The fundamental flaw of our Parliament is that it is dominated by the Prime Minister and the cabinet, making for virtual one man/woman/cabal rule, with no real representation of the people through their MPs, and no oversight of ministries and State enterprises. Our retarded Constitution allows for no separation of powers between the executive and legislature. The Parliament therefore does not act as a check on the cabinet which, for 50 years has run rampant with our resources, leaving a legacy of horrible waste, management and corruption.
In the face of such enormous inadequacy, the recent recommendations of the Standing Orders Committee are mere child’s pay, cosmetics that do not empower the Parliament to protect the patrimony from present and future predators. This is the useless tinkering produced by our politicians and the Speaker after “deepest deliberations”. It is frightening that our country is in such hands, ineptitude toying with the nation’s future.
And questions abound concerning the recommended “small change”. Some citizens welcome the reduction in speaking time; others say it is further curtailment of the already powerless Opposition. What are the rules regarding the proposed Prime Minister’s Question Time? Can the PM ignore it, refuse to appear without sanctions? Are there parameters for the questions that could be asked? What is the role of the Speaker in this? Will he be over protective of his patron, the Prime Minister? Must he or the Prime Minister see the questions before they are asked? Or are we going to have a real Question Time like in the British Parliament which we continue to imperfectly ape after half a century of Independence.
And the new proposed committees. Would the Government again have both the chairmanship and the majority of members, continuing the debilitating domination of the past 50 years? What are these committees’ mandates? Would they have the required authority and resources? Would MPs be made full time with offices, staff and research capability to make these bodies effective? Would these committees have power to summon public officials to a hearing? And, as has happened, could officials disregard such summons with impunity? Could any minister refuse to answer questions of the committees without penalty? And if any official tells untruths would they be charged for perjury and jailed as happens in the US congress, counterpart to our Parliament? And what would be the outcome of any hearings? Could the committee recommend that criminal investigations be instituted against any minister or state enterprise chairman over whom there is abundant suspicion of corruption? Indeed, can we expect that any Government-chaired committee with majority members from the Government would recommend a ministerial colleague or one of their appointees be investigated for corruption?
We all know the answers to these questions. The Standing Orders Committee lacked the guts to even contemplate meaningful change. As Lloyd Best would say, they “chinksed” in the face of a crying need for radical transformation of the Parliament which has never been a fierce guardian of the people’s interests, but a manipulable poodle that reached the depths of shame when all MPs voted thrice for Section 34. Now they come with this slackness, this apology of a document that sprinkles perfume on a corpse and will not stir a leaf in this country.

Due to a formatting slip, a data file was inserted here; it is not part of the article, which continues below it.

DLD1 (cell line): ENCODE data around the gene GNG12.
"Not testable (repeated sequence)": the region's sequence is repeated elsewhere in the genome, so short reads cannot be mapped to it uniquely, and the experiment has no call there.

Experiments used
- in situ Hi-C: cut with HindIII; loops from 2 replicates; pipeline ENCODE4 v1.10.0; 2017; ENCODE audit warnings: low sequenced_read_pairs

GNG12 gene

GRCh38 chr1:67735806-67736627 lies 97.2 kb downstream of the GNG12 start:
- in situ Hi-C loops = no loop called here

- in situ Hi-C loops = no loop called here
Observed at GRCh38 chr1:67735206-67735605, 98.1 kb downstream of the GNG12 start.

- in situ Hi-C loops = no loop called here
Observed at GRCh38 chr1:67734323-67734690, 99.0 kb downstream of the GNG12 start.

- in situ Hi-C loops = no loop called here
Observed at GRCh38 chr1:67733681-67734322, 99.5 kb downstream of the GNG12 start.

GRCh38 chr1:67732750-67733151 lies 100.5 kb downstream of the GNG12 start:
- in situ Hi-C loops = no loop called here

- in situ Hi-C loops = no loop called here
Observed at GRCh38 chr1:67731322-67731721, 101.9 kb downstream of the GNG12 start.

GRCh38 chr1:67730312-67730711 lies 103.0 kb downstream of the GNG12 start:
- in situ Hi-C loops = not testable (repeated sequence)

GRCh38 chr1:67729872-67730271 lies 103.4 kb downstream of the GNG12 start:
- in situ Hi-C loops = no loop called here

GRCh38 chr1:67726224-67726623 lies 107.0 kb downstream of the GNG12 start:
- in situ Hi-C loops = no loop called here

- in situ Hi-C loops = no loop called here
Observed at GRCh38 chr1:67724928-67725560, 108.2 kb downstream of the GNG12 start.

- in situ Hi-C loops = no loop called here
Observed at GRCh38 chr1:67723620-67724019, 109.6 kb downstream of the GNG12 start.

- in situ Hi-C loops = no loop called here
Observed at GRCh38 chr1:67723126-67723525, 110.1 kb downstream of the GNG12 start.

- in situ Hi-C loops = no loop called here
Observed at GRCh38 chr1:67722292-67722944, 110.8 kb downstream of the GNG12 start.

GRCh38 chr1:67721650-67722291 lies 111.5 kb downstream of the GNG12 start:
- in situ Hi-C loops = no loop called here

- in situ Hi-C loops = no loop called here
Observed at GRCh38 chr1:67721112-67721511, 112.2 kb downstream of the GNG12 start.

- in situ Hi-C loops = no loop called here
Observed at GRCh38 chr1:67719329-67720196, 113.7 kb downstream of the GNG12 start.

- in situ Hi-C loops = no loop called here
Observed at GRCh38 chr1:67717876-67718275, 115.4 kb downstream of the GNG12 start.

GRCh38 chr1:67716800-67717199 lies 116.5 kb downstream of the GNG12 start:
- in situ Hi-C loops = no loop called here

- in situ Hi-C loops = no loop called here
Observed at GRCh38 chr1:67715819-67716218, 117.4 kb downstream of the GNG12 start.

They have wasted the country’s time. They should know that 21st century Trinidad and Tobago must go even further than the Wooding Commission’s hybrid of first past the post and proportional representation for electing a large unicameral Parliament, which does not remove prime ministerial rule since it does not frontally face the question of separation of powers. I said recently, “the hybrid we need is an executive president elected first past the post, and a unicameral legislature of full time parliamentarians all elected by proportional representation.” The great boon of this proposal is that not only would it ensure clear separation of powers, but, after the battle for power every five years, it will create room for collaboration in Parliament across party lines in the interest of the people, reducing the role of race that has diseased the politics of Trinidad and Tobago.
Why didn’t the Standing Orders Committee come anywhere near such liberating recommendations? Why did the Opposition agree to its own continued impotence? Because all parliamentarians want the almost absolute power that now pertains. So the Government obviously did not yield an inch whilst the Opposition acquiesced, thinking their turn at the trough is around the corner. The result is recommendations that reek of despicable incestuousness.
Our representatives have again failed to protect the people. They care only for power and prestige. If you want to see their true colours, observe them at Christmas. See them pretending to love but exploiting the poor and violating the teachings of the very man whose birth they pretend to celebrate. For, in giving to the needy, they display cruel insensitivity, having the media present so they could grin for the cameras as they give some parcel, some mere morsel to a needy mother who, to have some food for her children, must swallow humiliating national exposure of her impoverished condition.
To these politicians, incarnations of selfishness, I say heed the words of the greatest representative of the people, whose birth we now celebrate: “Watch out! When you give to someone in need, don’t do as the hypocrites, blowing trumpets in the synagogues and streets, calling attention to their acts of charity! When you give to the needy, let not your left hand know what your right hand is doing. Give your gifts in private, and your Father, who sees everything, will reward you.” Pay attention politicians, and stop toying with the people!
* Ralph Maraj is a playwright, former cabinet minister.